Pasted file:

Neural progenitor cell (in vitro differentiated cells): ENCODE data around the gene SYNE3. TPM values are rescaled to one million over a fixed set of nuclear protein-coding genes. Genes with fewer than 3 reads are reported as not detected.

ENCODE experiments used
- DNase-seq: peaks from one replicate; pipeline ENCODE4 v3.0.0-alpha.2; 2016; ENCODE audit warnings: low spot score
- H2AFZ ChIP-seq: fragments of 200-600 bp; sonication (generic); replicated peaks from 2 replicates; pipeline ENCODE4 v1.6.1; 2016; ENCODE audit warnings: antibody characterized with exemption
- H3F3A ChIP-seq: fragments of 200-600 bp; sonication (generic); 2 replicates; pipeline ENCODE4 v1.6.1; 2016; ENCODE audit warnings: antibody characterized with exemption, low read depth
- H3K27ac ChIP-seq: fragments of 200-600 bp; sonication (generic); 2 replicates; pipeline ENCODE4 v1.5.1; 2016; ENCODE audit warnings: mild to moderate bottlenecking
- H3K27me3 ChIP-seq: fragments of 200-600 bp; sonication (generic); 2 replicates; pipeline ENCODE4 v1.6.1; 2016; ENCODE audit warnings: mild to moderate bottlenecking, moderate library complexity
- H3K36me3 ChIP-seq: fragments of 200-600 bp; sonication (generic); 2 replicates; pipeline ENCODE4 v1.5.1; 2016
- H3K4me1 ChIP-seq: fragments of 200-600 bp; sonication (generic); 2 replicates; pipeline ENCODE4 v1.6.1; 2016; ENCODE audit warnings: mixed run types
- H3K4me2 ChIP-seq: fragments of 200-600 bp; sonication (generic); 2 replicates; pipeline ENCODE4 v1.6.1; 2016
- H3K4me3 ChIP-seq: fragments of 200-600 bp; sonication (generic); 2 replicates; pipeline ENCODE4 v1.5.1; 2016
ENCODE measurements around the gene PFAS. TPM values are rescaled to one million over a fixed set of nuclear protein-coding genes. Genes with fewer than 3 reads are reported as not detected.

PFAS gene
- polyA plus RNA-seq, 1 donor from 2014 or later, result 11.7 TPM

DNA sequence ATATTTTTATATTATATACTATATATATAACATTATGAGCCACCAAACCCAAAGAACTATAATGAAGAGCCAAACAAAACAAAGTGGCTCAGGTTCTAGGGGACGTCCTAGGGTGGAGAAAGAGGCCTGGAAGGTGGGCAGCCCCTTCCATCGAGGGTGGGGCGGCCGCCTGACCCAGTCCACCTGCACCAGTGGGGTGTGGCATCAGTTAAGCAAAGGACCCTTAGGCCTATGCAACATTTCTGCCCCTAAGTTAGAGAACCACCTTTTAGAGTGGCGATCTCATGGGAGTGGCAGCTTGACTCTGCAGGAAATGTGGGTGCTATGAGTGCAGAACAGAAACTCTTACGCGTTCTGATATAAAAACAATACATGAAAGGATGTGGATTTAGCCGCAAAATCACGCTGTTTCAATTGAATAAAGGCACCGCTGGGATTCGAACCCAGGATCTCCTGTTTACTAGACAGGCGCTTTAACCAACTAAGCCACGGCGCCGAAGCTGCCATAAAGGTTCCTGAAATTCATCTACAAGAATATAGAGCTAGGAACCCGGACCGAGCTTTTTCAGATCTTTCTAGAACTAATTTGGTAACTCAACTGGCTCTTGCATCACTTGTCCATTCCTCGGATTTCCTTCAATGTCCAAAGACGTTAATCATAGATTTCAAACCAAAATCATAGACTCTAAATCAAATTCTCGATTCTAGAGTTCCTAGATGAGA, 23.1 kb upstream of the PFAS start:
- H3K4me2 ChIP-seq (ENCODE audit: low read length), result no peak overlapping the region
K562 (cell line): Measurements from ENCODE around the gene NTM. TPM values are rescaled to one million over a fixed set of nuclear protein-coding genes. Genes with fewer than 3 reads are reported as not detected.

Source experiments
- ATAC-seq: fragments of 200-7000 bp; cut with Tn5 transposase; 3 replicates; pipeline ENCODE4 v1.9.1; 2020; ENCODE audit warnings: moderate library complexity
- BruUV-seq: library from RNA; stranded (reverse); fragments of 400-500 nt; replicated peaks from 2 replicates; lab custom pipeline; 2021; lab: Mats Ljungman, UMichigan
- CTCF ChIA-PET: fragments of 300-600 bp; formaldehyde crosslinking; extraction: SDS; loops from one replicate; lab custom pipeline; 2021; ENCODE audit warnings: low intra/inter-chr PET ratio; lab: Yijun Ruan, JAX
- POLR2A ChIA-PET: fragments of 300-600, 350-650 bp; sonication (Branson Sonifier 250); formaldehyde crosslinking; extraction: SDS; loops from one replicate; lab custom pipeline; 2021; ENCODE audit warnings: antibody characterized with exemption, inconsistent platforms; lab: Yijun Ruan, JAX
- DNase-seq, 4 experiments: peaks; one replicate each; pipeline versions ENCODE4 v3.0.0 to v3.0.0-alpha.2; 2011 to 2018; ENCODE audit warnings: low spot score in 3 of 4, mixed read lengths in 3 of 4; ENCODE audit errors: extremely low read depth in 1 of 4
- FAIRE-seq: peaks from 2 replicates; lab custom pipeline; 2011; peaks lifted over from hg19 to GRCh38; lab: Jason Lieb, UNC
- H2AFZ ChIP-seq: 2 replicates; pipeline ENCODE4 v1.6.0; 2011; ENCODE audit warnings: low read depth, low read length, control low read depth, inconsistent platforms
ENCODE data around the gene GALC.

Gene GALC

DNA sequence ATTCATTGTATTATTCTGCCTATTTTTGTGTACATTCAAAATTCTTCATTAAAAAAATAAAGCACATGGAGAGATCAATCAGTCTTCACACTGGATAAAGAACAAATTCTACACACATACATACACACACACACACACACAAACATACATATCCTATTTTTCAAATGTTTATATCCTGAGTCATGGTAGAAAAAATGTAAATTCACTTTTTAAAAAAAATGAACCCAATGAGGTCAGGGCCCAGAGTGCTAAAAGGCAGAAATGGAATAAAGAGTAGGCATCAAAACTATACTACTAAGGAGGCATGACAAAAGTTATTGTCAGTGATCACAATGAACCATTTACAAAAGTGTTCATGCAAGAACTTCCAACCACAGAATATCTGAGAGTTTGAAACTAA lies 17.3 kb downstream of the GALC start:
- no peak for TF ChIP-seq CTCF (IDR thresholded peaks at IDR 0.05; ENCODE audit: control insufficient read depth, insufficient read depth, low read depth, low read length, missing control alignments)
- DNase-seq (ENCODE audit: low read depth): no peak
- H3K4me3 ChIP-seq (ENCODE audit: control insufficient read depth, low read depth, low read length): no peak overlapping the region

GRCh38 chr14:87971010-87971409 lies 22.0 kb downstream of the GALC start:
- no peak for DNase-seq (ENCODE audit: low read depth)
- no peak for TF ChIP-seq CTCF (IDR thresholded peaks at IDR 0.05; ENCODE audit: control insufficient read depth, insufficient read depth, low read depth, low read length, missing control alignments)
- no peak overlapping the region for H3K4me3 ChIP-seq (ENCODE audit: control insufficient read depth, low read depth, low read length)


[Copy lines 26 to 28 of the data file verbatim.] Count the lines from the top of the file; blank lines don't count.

ENCODE data around the gene GALC.

Gene GALC

DNA sequence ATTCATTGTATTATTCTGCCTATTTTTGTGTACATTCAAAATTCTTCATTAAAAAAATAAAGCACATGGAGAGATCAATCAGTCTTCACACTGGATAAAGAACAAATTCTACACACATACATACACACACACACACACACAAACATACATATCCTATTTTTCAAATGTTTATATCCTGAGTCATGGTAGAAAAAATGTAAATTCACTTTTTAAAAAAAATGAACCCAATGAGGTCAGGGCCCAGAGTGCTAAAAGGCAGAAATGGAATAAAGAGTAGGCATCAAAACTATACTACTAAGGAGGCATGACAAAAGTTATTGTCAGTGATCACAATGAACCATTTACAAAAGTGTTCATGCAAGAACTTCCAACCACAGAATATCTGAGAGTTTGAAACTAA lies 17.3 kb downstream of the GALC start: